This day – January 10, 1840

1619102Connecting shops and coffeehouses in an old neighborhood of London, a narrow alleyway (called Change Alley) served as a convenient shortcut between the Cornhill Royal Exchange and the Lombard Street Post Office.

Several of these alleys continue to exist even today.

exchange_alley_-_london

Imagine it in the 1800s bustling with activity.

 

Shops sprouted along “Change Alley.” Vendors sold many items, navigational instruments like telescopes to traveling sailors to glittering trinkets and bangles created by Italian goldsmiths to decorate the ladies of high fashion.

Coffee and Tea houses came to host lively trading of shares and commodities.

The economy was expanding, business was booming and the population was growing.

The problem?

Postal revenues in Britain remained flat…. indicating that widespread evasion and the depressing effect of high rates were major problems.

A two sheet letter from London to Edinburgh cost a shilling or nearly a day’s wages for the common laborer.

Moreover, almost one-quarter of letters mailed ended up in the dead letter box because recipients could not or would not pay to receive them.

On this day, January 10, 1840, the One Penny postal rate throughout Great Britain was introduced in a petition proposed by Sir Rowland Hill, ideas that had broad popular support.

He calculated that most of the post cost was independent of distance, predicting that through a low uniform postage mail rate volume would increase with economics of scale quickly making the system self-supporting. In 1839 a postal bill was drafted.

After a long debate about the rates, it was finally resolved in 1840 to deliver books and printed matter through the post at the minimum rate of four ounces for a penny and amended further so as to carry two ounces for a halfpenny.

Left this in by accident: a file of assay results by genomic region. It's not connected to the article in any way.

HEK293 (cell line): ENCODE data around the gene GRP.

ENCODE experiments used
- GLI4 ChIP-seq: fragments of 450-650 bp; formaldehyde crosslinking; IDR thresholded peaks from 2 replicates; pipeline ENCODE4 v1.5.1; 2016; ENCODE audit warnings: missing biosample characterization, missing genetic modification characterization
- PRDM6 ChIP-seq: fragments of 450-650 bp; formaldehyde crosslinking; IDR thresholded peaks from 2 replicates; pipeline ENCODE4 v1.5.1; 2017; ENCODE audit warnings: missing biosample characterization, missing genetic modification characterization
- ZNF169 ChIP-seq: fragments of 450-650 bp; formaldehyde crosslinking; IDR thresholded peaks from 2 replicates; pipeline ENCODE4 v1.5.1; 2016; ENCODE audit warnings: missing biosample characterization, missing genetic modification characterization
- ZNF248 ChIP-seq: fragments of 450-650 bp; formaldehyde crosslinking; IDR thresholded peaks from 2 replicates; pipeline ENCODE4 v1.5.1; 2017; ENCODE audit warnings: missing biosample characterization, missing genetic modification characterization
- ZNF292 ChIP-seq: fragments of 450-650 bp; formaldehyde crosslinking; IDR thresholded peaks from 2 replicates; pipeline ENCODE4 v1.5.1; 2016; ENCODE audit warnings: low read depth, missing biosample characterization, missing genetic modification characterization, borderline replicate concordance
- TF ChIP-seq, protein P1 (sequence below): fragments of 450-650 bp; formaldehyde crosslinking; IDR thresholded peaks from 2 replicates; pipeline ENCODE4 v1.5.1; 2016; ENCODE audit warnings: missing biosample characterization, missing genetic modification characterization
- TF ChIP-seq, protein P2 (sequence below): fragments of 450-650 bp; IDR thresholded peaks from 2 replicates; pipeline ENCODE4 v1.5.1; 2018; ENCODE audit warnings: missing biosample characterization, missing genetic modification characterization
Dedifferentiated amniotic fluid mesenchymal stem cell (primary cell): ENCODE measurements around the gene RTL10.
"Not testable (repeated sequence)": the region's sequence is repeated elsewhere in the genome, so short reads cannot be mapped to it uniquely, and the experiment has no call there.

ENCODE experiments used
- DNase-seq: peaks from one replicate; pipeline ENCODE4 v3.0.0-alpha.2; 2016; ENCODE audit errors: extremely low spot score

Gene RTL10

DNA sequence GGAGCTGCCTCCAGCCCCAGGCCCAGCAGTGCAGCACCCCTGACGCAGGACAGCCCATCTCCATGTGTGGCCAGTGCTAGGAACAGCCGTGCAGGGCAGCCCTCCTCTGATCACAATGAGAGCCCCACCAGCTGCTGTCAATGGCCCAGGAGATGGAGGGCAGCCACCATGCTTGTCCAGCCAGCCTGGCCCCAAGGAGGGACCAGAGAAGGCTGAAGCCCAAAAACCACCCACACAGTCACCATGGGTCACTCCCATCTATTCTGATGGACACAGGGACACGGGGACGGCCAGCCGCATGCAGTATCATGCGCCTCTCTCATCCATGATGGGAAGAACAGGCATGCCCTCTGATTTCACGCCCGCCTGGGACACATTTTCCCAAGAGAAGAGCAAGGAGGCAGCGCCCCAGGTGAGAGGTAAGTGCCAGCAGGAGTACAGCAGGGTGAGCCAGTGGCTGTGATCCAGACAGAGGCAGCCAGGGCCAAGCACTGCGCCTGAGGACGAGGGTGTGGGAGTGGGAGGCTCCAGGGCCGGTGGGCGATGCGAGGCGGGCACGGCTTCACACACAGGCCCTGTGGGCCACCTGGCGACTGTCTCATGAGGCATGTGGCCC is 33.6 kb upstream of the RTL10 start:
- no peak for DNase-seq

Letters, including book-packets, transmitted through the post increased tenfold. A few years later, the postcard could be delivered for one halfpenny which included the cost of the card.

The postage stamp, an innovation not anticipated in Sir Rowland’s petition pamphlet, proved a key element in the new postage system.

Gummed stamps – the famous penny black bearing Queen Victoria’s youthful profile – could be purchased at any post office. After 1840, most letters in Britain were prepaid, eliminating the cumbersome collection procedures. Stamps served as a convenient alternative currency in an era when most transactions involved hefty amounts of pocket change.

Initially, the penny post provided only carriage letters between post offices. In villages, shopkeepers often undertook the task to collect and deliver mail from the nearest post office, counting on increased traffic to their establishment to offset the cost which gradually instituted the door-to-door delivery mailman.

(BTW, July 1st is National Postal Worker Day –
remember to thank your mail carrier this summer. 🙂

Sir Rowland Hill’s penny post proposal, which created an affordable nationwide system of letter delivery, was originated by an outsider with no connection to Parliament, the old posting system or to major industrial enterprise.

The new system was initiated with little fanfare and it made a huge difference.

Just think about all the wonderful things we could propose to do today that might impact the world for years to come.

Stay cozy, inquisitive and creative my friends,

XOXOXOX
Susan

Postman

Ivy & Innocence Mailman Figurine 3″ H by 1 & 3/4″ W

* I designed and dedicated this piece to my late,
wonderful father-in-law who I respected dearly.
He happened to be a mailman and delivered mail
everyday through all kinds of weather ~
including multiple blizzards, thunderstorms or
through the blistering heat of summer, sick or no.

 

 

 

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